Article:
Opposites are adequately covered, but while this ambitious board book aims high, it never quite soars

MY OPPOSITES BOOK

From the Early Birds Learning Series series , Vol. 3

Birds and opposites converge in this book for budding ornithologists.

Created digitally, the birds’ portraits are accurate and even elegant, but they never achieve the feel of a bird about to take wing. While a momma swallow swooping toward chicks or a close-up of robins in a nest stand out for their robust scenery and hints of motion, the majority of the double-page spreads feel as flat and posed as a museum diorama. As a concept book, it’s quite serviceable. While a few of the 10 pairings flop—its “FAST” falcon appears as static as its “SLOW” heron companion—most, such as a “FULL” feeder packed with seeds and feasting birds adjacent to a forlorn “EMPTY” feeder, are clear and comprehensible. Problematically, the brief preambles that introduce each spread are drably uninteresting, and nearly all are sentence fragments that are clunky when read aloud. On the final page, small labeled bird portraits, each with a scannable QR code, link readers to a variety of calls with a free app download. Avid birders might appreciate hearing these songs, though having them clustered at the end rather than integrated throughout the book requires fiddly page flips. Colorful tabs on the right margins labeling the opposites act as an index.

Opposites are adequately covered, but while this ambitious board book aims high, it never quite soars . (Board book. 2-4)

Pub Date: March 27, 2018

ISBN: 978-1-943645-45-9

Page Count: 23

Publisher: Cornell Lab Publishing Group

Review Posted Online: March 27, 2018

Kirkus Reviews Issue: July 1, 2018

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A satisfying package that will indeed keep toddlers busy—exemplary.

MY FIRST BUSY BOOK

From the World of Eric Carle series

The latest addition to the World of Eric Carle is proof that the Wilder Award–winning picture-book creator knows what appeals to children.

This board book is both developmentally appropriate and aesthetically pleasing—perfect for toddlers. In a sturdy, oversize (10 1/2 inches square) format, Carle recycles iconic images from his vast canon to introduce shapes, colors, numbers, animals, and sounds. The flower on the cover is almost (but not quite) identical to the flower that grows from The Tiny Seed (1970). Seeing the animals throughout the pages is like recognizing old friends. But Carle and the book’s designer, Hannah Frece, put these familiar images to fresh uses to create a logical, accessible, and harmonious concept book. Although billed as a “busy book,” it is not hyperactive, using just five or six images per spread. From the mirror that lights up the sun on the cover to the touch-and-feel inserts on the page about animals to the single flap that hides a mouse from a cat, the tactile elements have been chosen with intention instead of just as gimmicks. On other pages, foils and textures are subtle, with many barely raised images that invite tracing.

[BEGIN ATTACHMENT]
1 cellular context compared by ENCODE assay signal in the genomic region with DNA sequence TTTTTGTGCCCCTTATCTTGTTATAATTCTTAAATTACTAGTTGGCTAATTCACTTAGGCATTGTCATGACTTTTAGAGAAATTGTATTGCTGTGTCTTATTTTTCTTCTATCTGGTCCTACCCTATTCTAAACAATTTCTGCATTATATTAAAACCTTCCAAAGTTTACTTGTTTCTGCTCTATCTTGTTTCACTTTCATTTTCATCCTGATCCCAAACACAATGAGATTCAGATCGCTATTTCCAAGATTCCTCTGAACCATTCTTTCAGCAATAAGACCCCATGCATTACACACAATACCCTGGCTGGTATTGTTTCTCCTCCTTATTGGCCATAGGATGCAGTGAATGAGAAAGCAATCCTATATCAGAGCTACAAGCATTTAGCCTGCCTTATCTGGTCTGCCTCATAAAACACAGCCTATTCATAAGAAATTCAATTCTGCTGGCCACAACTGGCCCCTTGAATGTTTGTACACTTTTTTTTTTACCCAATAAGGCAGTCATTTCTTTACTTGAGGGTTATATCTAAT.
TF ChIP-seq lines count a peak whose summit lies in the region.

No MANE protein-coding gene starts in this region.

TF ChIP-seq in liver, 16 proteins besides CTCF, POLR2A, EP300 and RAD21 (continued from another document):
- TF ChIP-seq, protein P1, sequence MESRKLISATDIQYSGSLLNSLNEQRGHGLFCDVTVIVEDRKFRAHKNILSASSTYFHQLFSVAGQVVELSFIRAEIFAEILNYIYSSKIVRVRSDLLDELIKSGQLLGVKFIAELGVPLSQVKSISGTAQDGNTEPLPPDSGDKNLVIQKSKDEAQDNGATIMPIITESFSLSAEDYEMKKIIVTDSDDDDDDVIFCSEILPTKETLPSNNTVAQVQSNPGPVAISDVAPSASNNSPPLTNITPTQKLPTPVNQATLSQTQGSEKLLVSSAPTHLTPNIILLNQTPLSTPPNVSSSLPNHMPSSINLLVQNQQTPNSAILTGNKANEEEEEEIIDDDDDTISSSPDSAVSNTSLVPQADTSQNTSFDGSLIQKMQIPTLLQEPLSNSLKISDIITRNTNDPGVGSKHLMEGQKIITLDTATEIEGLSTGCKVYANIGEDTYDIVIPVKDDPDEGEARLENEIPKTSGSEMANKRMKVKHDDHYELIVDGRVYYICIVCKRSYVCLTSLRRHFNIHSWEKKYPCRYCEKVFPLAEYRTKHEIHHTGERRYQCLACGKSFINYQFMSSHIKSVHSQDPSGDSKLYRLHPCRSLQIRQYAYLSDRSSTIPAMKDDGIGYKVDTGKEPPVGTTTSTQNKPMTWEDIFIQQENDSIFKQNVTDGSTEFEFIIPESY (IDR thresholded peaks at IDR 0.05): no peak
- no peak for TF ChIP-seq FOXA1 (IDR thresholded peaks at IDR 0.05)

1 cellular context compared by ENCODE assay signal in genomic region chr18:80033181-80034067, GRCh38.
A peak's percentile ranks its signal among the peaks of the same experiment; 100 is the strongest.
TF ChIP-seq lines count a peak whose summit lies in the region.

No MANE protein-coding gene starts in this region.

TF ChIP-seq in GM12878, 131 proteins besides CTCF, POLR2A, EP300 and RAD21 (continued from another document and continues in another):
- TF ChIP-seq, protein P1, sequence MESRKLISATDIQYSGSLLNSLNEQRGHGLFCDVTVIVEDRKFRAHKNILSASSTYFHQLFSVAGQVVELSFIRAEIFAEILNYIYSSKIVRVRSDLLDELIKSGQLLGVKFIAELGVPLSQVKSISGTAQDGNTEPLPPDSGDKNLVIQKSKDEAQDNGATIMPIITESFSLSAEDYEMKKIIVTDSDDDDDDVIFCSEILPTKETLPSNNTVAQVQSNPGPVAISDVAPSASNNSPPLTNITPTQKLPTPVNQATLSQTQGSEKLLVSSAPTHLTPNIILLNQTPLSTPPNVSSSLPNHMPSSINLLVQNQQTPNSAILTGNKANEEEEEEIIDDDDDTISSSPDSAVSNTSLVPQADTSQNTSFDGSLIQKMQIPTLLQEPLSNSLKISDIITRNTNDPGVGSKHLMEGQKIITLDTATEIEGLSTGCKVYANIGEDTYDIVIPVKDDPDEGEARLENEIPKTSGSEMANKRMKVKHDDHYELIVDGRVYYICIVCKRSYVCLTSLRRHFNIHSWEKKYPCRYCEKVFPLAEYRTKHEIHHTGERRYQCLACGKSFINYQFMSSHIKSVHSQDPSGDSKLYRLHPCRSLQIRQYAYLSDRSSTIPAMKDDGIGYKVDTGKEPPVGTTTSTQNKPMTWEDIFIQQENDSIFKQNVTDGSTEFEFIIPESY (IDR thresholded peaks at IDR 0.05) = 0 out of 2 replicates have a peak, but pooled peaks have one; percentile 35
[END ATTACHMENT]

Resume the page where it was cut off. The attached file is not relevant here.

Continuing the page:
A satisfying package that will indeed keep toddlers busy—exemplary. (Board book. 2-4)

Pub Date: Dec. 15, 2015

ISBN: 978-1-4814-5791-0

Page Count: 12

Publisher: Little Simon/Simon & Schuster

Review Posted Online: Nov. 17, 2015

Kirkus Reviews Issue: Jan. 1, 2016

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While the ghoulies here are more cute than scary, “jump,” “quiver,” and “run” will probably get across the idea to even the...

HALLOWEEN ABC

An abecedary of spooky or autumnal delights for the littlest readers.

Each letter of the alphabet is highlighted on a single page, the upper- and lowercase letters appearing in the upper left-hand corner, while the object is named at the bottom or in the upper right. Ho keeps her illustrations simple and places them against plain, brightly colored backgrounds, keeping them accessible to those still learning about Halloween’s many icons. The almost-fluorescent orange cover is sure to attract attention, and the palette of black, purple, orange, yellow, and radioactive green enhances the Halloween mood. But while many of the chosen items will be expected—bats, ghost, haunted house, owl, skeleton, vampire, witch, zombie—others are rather odd choices. J is for “jump,” not jack-o’-lantern (“pumpkin” is illustrated with a jack-o’-lantern); K is for a mostly black “kitten” standing in a coffin; and N is for “nightmare,” which is virtually impossible to express visually for this age group without provoking said nightmare. Here, a lavender-skinned child (zombie?) in pajamas and nightcap has arms raised and mouth open wide in surprise—perhaps in response to the mummy across the gutter? The tough letters use “quiver,” spider-decorated “underpants” on a monster, and “extra treats,” the x underlined.

While the ghoulies here are more cute than scary, “jump,” “quiver,” and “run” will probably get across the idea to even the youngest listeners that Halloween can be scary. (Board book. 2-4)

Pub Date: July 18, 2017

ISBN: 978-0-7636-9527-9

Page Count: 28

Publisher: Nosy Crow/Candlewick

Review Posted Online: Aug. 7, 2017

Kirkus Reviews Issue: Jan. 1, 2018

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